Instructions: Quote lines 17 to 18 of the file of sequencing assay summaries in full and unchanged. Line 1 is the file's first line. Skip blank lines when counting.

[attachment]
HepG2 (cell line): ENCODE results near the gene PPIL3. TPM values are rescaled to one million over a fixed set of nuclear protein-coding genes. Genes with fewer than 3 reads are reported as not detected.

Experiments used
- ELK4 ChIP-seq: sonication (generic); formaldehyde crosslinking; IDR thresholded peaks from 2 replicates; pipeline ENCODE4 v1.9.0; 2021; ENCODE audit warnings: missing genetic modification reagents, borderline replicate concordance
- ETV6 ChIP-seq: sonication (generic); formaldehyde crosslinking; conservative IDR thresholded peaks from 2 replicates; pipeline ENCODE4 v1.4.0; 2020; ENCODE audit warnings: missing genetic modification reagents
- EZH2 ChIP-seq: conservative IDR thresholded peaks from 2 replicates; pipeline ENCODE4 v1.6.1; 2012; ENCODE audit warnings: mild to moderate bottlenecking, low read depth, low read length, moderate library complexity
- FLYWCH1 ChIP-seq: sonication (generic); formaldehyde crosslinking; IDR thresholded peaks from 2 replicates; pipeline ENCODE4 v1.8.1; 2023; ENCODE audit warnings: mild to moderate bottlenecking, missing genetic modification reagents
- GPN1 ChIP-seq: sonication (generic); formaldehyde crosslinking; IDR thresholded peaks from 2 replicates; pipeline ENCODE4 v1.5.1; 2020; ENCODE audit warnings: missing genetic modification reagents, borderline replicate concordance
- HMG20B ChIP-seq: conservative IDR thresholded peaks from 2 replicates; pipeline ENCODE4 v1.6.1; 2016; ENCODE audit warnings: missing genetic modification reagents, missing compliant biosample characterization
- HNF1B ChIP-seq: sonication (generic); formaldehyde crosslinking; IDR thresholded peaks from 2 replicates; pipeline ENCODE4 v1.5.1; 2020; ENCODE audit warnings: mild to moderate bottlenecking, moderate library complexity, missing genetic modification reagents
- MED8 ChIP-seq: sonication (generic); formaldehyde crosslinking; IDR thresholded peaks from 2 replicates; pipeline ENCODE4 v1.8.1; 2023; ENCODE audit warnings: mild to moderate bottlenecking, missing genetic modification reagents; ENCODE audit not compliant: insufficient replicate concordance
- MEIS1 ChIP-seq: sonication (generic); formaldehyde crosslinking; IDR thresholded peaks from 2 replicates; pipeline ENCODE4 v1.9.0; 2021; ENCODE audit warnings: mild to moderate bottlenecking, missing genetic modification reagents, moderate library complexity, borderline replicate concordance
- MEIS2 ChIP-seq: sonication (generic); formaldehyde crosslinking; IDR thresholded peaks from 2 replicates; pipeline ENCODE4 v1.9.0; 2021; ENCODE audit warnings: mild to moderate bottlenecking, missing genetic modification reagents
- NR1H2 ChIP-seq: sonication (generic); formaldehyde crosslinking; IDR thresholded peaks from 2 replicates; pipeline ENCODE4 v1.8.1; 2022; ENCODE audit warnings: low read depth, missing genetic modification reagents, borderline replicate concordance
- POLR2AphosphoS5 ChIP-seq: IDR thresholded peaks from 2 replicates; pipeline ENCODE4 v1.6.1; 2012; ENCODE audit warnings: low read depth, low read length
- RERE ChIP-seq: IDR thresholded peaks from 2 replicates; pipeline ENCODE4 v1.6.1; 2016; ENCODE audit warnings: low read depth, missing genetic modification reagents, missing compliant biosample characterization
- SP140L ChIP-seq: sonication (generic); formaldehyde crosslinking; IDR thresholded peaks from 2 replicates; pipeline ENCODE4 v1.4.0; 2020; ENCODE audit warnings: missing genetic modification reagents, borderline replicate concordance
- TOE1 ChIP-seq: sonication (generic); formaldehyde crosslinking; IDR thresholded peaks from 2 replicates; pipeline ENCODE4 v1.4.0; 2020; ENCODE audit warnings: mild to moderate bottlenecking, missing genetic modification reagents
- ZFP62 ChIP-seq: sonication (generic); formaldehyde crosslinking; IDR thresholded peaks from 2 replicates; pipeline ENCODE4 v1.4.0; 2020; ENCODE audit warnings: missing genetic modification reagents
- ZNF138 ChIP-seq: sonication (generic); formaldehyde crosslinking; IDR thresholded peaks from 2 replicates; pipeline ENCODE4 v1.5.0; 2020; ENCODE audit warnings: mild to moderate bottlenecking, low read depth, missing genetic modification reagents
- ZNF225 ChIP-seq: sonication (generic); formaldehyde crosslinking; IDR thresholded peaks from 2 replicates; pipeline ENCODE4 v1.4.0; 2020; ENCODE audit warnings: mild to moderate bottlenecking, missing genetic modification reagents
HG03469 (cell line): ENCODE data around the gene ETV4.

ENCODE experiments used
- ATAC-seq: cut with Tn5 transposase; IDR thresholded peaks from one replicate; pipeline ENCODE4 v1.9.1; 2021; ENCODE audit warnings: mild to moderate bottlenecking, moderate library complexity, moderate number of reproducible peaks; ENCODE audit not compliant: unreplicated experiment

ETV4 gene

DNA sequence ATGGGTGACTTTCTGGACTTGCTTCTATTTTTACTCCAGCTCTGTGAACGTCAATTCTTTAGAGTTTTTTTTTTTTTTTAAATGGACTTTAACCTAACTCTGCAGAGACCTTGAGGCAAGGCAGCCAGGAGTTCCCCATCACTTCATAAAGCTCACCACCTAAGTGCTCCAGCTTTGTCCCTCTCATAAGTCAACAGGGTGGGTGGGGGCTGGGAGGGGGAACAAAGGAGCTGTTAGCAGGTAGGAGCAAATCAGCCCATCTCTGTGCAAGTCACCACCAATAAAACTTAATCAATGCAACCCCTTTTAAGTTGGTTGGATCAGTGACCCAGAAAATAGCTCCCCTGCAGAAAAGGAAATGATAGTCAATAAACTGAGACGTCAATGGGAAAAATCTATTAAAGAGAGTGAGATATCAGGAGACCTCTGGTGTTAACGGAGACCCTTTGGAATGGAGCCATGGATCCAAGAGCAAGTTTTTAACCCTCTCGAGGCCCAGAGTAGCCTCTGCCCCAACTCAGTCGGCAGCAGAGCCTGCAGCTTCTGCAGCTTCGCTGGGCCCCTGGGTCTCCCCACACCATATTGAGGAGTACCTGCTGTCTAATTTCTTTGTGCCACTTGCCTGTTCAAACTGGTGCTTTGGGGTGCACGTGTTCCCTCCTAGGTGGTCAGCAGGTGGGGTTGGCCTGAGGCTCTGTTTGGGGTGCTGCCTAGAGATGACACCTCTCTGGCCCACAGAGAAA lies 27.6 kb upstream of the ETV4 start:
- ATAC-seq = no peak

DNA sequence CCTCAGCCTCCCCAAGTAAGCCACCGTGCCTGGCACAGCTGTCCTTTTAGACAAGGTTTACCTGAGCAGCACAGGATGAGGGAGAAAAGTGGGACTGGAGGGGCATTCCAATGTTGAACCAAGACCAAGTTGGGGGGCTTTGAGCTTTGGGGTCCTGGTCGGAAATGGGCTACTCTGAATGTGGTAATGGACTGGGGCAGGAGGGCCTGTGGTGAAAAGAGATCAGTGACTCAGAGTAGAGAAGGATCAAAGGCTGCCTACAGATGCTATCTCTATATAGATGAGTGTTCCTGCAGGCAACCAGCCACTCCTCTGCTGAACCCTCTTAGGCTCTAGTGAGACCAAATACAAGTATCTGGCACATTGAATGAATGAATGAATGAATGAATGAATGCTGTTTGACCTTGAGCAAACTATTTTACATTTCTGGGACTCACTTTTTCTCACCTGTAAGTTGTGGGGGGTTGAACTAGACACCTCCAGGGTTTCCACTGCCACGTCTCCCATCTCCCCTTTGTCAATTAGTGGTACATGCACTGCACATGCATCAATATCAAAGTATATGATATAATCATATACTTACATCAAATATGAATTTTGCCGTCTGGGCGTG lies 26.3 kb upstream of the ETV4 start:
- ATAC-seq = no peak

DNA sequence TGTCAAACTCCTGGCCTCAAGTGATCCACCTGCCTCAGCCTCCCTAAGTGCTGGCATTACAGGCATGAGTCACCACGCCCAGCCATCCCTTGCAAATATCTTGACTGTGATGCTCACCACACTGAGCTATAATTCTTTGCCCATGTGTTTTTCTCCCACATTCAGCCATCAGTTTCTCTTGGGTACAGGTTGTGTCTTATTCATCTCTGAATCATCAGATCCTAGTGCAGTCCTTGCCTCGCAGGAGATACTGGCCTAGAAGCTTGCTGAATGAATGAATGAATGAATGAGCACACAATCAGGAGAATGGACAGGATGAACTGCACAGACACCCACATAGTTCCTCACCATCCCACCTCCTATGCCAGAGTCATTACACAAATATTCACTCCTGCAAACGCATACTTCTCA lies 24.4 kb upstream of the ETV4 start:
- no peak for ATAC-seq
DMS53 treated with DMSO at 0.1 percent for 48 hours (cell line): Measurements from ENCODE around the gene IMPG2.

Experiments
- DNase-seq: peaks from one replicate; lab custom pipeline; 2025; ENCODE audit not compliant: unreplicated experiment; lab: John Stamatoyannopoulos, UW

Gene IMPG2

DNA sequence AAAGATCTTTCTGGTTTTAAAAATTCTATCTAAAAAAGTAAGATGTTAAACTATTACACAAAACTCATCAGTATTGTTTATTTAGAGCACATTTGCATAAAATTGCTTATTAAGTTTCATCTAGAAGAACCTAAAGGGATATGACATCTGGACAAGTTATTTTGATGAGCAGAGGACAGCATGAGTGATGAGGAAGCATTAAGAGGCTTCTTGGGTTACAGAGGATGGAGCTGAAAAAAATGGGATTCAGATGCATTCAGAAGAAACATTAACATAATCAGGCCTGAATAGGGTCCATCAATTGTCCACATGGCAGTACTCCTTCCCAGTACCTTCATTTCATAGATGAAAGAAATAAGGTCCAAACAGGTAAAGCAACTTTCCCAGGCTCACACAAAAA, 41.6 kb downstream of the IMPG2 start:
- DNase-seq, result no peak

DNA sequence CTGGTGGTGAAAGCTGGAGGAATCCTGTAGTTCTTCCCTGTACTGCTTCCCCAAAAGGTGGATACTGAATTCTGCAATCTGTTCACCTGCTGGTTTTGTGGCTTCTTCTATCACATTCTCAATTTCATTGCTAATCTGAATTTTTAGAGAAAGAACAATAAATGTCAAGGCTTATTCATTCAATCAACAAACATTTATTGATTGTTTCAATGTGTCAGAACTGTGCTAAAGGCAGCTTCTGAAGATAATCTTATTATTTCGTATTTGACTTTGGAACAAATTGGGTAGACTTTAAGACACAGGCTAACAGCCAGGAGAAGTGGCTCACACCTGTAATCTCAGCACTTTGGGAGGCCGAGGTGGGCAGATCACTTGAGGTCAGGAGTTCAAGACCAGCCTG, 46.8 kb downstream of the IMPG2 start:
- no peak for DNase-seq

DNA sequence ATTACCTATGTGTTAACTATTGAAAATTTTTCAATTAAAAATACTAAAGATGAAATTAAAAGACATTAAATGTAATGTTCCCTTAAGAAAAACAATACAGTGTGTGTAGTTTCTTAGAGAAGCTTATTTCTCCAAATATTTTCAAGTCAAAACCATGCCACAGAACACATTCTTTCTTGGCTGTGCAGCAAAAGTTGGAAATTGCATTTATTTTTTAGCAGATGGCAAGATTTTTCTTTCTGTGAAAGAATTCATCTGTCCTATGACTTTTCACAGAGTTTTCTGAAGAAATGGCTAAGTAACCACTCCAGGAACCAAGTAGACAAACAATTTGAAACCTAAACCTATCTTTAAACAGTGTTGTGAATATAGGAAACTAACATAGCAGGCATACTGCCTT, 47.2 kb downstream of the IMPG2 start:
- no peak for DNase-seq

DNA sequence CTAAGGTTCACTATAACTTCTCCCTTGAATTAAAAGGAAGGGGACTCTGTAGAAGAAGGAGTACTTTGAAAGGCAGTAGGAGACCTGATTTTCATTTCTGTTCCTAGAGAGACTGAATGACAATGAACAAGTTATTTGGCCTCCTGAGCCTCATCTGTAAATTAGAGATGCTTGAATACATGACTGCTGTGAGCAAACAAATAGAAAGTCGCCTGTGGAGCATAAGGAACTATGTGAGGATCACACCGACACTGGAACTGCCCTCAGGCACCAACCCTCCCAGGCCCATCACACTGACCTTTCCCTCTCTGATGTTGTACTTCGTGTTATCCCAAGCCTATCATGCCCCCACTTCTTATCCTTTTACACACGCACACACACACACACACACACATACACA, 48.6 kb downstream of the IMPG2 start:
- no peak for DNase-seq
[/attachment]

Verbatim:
- TOE1 ChIP-seq: sonication (generic); formaldehyde crosslinking; IDR thresholded peaks from 2 replicates; pipeline ENCODE4 v1.4.0; 2020; ENCODE audit warnings: mild to moderate bottlenecking, missing genetic modification reagents
- ZFP62 ChIP-seq: sonication (generic); formaldehyde crosslinking; IDR thresholded peaks from 2 replicates; pipeline ENCODE4 v1.4.0; 2020; ENCODE audit warnings: missing genetic modification reagents